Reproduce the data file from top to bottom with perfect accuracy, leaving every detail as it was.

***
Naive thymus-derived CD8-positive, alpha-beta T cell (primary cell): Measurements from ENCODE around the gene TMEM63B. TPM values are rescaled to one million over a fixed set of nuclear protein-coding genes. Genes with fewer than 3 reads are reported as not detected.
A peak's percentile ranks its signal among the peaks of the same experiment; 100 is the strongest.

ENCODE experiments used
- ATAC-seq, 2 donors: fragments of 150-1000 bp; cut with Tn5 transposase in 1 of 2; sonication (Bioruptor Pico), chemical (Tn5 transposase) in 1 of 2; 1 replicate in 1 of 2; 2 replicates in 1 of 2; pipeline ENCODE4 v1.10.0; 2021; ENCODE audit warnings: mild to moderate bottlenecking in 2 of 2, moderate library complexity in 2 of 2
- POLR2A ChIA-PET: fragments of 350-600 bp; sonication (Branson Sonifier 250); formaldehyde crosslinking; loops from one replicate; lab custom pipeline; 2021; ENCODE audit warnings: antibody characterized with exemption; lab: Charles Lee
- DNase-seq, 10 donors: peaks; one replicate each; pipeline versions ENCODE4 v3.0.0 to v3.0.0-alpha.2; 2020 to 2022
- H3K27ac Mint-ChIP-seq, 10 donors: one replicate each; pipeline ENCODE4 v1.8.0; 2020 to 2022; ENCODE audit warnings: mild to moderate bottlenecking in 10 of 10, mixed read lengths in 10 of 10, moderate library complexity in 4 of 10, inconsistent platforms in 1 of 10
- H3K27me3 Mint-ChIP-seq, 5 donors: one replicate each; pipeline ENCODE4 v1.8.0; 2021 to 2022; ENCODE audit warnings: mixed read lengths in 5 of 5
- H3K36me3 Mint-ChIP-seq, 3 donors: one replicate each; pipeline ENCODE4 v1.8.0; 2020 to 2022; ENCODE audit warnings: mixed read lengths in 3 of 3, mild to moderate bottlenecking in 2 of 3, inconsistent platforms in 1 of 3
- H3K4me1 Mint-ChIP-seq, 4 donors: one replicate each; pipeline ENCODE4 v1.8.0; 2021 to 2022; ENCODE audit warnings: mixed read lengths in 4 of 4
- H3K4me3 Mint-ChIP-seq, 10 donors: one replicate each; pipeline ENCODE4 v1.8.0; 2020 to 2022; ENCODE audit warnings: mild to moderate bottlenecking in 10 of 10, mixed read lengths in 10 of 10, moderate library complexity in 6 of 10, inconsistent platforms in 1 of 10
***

Naive thymus-derived CD8-positive, alpha-beta T cell (primary cell): Measurements from ENCODE around the gene TMEM63B. TPM values are rescaled to one million over a fixed set of nuclear protein-coding genes. Genes with fewer than 3 reads are reported as not detected.
A peak's percentile ranks its signal among the peaks of the same experiment; 100 is the strongest.

ENCODE experiments used
- ATAC-seq, 2 donors: fragments of 150-1000 bp; cut with Tn5 transposase in 1 of 2; sonication (Bioruptor Pico), chemical (Tn5 transposase) in 1 of 2; 1 replicate in 1 of 2; 2 replicates in 1 of 2; pipeline ENCODE4 v1.10.0; 2021; ENCODE audit warnings: mild to moderate bottlenecking in 2 of 2, moderate library complexity in 2 of 2
- POLR2A ChIA-PET: fragments of 350-600 bp; sonication (Branson Sonifier 250); formaldehyde crosslinking; loops from one replicate; lab custom pipeline; 2021; ENCODE audit warnings: antibody characterized with exemption; lab: Charles Lee
- DNase-seq, 10 donors: peaks; one replicate each; pipeline versions ENCODE4 v3.0.0 to v3.0.0-alpha.2; 2020 to 2022
- H3K27ac Mint-ChIP-seq, 10 donors: one replicate each; pipeline ENCODE4 v1.8.0; 2020 to 2022; ENCODE audit warnings: mild to moderate bottlenecking in 10 of 10, mixed read lengths in 10 of 10, moderate library complexity in 4 of 10, inconsistent platforms in 1 of 10
- H3K27me3 Mint-ChIP-seq, 5 donors: one replicate each; pipeline ENCODE4 v1.8.0; 2021 to 2022; ENCODE audit warnings: mixed read lengths in 5 of 5
- H3K36me3 Mint-ChIP-seq, 3 donors: one replicate each; pipeline ENCODE4 v1.8.0; 2020 to 2022; ENCODE audit warnings: mixed read lengths in 3 of 3, mild to moderate bottlenecking in 2 of 3, inconsistent platforms in 1 of 3
- H3K4me1 Mint-ChIP-seq, 4 donors: one replicate each; pipeline ENCODE4 v1.8.0; 2021 to 2022; ENCODE audit warnings: mixed read lengths in 4 of 4
- H3K4me3 Mint-ChIP-seq, 10 donors: one replicate each; pipeline ENCODE4 v1.8.0; 2020 to 2022; ENCODE audit warnings: mild to moderate bottlenecking in 10 of 10, mixed read lengths in 10 of 10, moderate library complexity in 6 of 10, inconsistent platforms in 1 of 10